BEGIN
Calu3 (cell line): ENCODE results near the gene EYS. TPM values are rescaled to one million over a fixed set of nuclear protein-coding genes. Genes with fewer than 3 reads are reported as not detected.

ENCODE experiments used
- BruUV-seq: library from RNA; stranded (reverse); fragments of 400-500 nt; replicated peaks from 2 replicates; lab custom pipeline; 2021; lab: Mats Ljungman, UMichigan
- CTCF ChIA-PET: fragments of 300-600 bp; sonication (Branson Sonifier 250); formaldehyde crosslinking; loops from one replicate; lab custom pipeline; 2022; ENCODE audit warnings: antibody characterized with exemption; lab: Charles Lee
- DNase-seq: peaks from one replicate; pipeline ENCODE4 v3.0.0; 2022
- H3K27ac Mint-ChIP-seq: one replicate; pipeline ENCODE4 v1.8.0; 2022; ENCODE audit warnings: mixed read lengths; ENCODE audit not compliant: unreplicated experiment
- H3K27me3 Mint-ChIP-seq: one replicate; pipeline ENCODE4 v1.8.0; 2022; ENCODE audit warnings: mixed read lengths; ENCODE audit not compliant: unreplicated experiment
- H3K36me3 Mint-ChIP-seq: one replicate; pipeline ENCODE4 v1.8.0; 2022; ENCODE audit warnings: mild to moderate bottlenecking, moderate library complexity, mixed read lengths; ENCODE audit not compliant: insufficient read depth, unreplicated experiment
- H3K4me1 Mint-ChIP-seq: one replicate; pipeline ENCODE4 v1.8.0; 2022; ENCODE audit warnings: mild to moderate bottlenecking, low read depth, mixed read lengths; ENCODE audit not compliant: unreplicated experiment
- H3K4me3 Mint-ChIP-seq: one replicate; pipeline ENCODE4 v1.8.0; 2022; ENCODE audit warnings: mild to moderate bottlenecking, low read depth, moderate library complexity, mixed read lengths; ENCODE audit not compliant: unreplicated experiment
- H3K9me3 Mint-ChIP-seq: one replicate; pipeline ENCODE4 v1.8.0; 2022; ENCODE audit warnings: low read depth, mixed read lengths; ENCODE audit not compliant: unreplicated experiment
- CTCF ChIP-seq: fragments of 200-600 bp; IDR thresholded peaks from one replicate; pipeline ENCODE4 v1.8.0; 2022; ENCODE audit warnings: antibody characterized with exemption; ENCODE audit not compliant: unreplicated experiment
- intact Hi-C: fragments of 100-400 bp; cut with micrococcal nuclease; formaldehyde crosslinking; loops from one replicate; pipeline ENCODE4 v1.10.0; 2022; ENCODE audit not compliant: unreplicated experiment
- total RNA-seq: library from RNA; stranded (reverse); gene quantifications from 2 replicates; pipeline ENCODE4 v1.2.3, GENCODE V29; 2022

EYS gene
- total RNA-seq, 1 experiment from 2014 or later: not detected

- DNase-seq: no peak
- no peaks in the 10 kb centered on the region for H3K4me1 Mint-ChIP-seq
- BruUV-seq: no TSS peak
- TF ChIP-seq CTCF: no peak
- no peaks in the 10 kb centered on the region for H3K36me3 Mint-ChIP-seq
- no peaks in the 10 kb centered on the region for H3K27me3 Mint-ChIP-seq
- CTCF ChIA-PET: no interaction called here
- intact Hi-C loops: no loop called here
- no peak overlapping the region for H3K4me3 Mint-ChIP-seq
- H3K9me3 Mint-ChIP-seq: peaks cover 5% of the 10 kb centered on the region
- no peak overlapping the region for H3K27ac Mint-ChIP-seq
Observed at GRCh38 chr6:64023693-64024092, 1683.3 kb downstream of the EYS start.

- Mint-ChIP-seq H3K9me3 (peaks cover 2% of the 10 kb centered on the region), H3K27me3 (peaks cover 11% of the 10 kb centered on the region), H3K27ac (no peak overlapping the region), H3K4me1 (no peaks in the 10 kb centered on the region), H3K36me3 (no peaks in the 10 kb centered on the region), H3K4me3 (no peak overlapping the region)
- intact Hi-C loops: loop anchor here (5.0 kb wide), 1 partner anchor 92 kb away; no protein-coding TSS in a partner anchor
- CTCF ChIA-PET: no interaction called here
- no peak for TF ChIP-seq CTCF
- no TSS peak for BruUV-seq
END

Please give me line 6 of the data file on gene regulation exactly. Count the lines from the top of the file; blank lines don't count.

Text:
- H3K27ac Mint-ChIP-seq: one replicate; pipeline ENCODE4 v1.8.0; 2022; ENCODE audit warnings: mixed read lengths; ENCODE audit not compliant: unreplicated experiment